Editor's note: Dr. Sanjay Gupta takes you deep inside the misery of the largest refugee camp in the world, "SGMD," Saturday and Sunday at 7:30 a.m. ET
Dadaab, Kenya (CNN) -- When I was in the third grade, a classmate of mine died of leukemia. None of us knew he was sick, only that his mother hadn't let him attend school in a while.
More than 30 years later, I still remember the awful day my mom told me my friend had passed away. I made a card for his mother, and walked to their house to deliver it. She was too overcome to take any visitors, but thanked me and took the card. I can recall her broken up face when she shut the door.
Over time we lost touch, but during the holidays a couple of years ago, I stopped by her home to pay a visit. She recognized me right away, smiled and invited me in for a cup of coffee. And then, while hanging my jacket, she began to tremble and cry.
So many years later, the sorrow was just under the surface. The experience left an indelible impression on me, one that I better understood after becoming a parent myself. It violates a natural order of life to bury your own child, and I am not sure the grief ever goes away.
That's the position 30,000 Somali parents found themselves in this summer. And, 600,000 more children may be buried before the end of the year. In just about any other place on Earth, those numbers would scream out from international headlines, but not here in East Africa.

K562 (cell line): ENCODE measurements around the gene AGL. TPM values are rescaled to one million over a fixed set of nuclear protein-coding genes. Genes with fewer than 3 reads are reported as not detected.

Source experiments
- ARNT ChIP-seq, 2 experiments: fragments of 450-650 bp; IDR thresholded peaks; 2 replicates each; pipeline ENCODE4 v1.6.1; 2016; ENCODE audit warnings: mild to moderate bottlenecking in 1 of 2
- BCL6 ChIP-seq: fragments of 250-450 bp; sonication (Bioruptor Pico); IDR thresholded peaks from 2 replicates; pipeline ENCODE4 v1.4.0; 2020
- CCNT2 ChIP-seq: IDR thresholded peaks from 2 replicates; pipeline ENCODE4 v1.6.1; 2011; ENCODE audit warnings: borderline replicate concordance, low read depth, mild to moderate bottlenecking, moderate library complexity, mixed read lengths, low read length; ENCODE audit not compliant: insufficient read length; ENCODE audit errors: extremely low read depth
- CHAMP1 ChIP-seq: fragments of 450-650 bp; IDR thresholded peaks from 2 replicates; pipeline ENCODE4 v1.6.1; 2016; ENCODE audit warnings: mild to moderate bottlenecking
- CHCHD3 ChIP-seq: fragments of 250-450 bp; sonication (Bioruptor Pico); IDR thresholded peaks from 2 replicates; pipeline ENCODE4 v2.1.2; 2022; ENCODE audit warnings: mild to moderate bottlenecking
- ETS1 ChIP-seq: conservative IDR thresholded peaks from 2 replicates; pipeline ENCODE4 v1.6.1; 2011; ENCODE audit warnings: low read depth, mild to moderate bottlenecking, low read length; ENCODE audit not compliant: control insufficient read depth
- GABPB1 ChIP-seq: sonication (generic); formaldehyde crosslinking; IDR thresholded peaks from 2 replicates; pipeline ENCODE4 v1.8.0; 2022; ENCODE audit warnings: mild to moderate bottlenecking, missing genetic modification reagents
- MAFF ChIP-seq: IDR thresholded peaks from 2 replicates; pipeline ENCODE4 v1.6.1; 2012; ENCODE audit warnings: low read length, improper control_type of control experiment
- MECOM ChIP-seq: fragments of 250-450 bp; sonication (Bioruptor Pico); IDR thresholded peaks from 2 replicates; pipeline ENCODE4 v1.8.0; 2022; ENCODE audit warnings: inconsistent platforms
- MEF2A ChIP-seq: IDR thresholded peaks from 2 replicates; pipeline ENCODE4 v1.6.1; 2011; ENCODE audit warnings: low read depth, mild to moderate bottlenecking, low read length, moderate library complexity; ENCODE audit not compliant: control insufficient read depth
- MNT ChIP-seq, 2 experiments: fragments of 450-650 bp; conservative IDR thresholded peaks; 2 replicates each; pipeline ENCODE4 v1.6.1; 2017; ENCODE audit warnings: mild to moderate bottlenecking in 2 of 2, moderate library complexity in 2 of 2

Inside the Dadaab Refugee Camp, a mass burial site sits within walking distance of the close cluster of tents. Amin Hassan took me to see the tiny burial site of her 1-month old daughter, Addison.
It was nearly lost among all the other shallow, hastily dug graves. Small sticks mark these raised plots of dirt with nothing else except bits of colored plastic trash stuck in the ground and blowing in the wind.
There are no nameplates, no flowers and no reminders of their lives. People here just vanish.
"She was perfectly healthy when she arrived," Amin told me.
They had left Somalia in search of food and water, and felt relief when they finally reached the camp. It may have been contaminated water that caused little Addison's intractable diarrhea and vomiting or an overwhelming infection.
Pertussis or whooping cough is something they see quite often here. "And measles," one of the doctors told me.
Many of these infections are wildly contagious, especially among the hundreds of thousands of unvaccinated kids in these camps.
As I stood and spoke to Hassan, with all those tiny burial sites around us, I couldn't help but think of my friend and his mother. I thought of that unnatural order of parents burying their children.
I thought about Hassan's lifelong grief.
Amin Hassan dug the grave for her daughter by herself.
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